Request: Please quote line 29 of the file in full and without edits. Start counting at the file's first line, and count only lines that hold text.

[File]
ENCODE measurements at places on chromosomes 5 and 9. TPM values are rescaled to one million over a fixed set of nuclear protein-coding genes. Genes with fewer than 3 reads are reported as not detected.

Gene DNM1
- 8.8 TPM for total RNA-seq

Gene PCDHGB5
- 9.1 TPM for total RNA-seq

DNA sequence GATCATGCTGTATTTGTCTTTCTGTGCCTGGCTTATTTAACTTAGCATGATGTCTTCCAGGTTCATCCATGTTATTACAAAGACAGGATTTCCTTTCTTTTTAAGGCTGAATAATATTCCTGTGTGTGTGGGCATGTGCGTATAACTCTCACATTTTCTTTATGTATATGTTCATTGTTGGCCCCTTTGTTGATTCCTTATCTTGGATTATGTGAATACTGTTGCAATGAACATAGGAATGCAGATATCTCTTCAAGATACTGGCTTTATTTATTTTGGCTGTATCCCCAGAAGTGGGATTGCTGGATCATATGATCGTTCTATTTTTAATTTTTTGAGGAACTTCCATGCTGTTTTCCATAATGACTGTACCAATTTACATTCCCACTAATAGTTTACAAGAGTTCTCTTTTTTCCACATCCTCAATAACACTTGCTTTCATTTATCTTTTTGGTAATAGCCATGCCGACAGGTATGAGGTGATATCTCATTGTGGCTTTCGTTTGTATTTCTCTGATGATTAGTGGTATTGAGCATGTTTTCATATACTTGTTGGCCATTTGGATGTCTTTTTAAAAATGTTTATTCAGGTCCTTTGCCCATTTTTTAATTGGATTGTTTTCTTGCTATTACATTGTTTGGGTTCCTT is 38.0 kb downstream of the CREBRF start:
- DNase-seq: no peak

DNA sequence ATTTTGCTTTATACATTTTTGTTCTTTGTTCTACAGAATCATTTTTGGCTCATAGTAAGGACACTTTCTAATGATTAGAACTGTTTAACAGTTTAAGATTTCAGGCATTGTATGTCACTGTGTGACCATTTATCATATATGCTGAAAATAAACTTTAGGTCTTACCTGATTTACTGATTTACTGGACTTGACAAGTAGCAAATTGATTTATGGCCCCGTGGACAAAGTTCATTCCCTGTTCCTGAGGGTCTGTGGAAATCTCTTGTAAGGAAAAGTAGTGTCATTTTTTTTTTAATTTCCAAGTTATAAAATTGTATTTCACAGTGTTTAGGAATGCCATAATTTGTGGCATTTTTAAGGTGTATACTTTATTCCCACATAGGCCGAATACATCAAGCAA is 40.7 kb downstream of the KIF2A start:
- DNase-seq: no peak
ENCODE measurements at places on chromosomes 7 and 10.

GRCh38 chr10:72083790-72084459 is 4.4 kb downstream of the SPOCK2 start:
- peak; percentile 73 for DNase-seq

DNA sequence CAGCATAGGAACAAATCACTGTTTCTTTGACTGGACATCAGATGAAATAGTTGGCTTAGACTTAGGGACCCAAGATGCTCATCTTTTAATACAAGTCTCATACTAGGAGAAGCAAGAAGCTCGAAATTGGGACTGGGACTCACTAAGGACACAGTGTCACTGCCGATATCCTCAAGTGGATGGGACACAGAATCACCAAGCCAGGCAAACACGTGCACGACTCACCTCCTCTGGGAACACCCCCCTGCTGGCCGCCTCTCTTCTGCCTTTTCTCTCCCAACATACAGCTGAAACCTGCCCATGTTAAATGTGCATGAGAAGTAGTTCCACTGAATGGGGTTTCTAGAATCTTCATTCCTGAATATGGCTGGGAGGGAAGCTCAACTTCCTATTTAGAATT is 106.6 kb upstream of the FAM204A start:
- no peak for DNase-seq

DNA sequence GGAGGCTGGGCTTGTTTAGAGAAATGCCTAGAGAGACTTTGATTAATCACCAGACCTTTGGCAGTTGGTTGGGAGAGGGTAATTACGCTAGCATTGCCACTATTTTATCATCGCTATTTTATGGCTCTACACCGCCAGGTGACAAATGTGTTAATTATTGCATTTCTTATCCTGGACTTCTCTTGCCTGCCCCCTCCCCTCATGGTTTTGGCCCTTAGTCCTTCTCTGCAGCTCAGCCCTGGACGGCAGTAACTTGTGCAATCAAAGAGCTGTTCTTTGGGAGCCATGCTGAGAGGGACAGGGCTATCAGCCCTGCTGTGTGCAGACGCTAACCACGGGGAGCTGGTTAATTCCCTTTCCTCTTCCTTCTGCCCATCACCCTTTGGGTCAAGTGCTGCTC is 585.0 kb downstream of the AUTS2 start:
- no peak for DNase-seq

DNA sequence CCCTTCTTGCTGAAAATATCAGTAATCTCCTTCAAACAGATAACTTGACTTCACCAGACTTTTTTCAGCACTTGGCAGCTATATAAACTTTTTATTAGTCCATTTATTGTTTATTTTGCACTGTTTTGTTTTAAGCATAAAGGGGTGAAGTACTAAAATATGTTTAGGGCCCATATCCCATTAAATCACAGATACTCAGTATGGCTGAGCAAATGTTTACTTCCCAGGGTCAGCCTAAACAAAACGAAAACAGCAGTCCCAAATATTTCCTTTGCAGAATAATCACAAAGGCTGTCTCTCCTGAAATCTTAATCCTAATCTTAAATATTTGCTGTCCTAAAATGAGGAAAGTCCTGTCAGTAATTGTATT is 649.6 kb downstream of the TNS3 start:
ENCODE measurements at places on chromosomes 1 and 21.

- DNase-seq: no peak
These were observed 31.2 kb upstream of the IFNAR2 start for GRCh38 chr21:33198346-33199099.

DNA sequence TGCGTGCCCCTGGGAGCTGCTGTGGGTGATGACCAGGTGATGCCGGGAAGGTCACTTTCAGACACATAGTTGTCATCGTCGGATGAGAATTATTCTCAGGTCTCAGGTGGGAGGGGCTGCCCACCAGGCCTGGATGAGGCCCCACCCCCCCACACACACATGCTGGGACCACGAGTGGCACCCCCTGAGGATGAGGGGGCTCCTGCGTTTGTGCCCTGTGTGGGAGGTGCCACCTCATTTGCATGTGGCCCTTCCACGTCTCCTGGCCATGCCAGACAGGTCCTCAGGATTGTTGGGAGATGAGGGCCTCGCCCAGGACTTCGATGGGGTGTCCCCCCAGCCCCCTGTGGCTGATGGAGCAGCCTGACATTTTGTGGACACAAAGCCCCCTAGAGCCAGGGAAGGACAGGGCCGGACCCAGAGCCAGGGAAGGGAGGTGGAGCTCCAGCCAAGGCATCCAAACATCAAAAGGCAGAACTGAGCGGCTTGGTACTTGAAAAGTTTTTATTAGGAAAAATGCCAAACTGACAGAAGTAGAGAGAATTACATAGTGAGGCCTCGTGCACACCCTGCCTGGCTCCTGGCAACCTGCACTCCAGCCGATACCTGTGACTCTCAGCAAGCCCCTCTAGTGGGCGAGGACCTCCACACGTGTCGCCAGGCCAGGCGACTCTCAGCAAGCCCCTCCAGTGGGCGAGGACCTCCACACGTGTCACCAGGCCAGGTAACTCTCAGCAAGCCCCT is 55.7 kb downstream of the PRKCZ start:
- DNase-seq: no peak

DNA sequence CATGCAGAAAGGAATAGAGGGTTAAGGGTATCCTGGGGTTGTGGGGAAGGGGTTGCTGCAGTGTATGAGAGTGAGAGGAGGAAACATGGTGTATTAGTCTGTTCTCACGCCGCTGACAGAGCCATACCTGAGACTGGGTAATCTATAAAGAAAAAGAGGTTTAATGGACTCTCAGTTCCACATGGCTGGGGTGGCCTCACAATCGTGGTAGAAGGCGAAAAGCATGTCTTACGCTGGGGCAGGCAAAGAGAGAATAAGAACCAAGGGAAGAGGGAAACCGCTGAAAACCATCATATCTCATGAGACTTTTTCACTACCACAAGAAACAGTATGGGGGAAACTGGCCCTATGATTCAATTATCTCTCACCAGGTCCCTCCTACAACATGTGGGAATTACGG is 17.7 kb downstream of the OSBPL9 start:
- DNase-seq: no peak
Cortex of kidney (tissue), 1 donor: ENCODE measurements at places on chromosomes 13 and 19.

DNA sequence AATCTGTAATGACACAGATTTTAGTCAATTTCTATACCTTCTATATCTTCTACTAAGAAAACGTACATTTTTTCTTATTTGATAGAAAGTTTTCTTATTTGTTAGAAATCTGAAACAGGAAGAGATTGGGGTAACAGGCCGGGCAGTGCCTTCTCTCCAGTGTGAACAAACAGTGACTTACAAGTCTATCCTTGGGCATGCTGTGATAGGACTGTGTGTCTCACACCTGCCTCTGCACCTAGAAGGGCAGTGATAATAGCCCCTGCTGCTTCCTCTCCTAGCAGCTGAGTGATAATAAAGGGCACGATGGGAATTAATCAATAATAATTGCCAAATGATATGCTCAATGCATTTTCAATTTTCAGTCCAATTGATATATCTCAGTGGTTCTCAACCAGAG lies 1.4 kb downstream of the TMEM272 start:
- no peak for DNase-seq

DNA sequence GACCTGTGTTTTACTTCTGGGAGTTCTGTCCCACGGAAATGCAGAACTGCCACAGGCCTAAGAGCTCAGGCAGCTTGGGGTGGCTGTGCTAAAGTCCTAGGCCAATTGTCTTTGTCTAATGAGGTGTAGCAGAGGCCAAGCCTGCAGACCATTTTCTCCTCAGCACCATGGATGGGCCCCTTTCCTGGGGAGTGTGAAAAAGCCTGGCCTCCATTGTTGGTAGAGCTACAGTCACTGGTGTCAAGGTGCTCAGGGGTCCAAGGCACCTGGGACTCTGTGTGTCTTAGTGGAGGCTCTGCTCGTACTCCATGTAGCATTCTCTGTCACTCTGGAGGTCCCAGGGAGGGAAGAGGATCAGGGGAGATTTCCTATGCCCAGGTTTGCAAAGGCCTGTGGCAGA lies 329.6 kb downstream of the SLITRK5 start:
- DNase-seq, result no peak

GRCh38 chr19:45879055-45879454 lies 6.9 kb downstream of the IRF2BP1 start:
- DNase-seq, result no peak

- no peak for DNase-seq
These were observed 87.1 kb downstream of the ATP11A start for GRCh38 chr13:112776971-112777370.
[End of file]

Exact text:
- DNase-seq, result no peak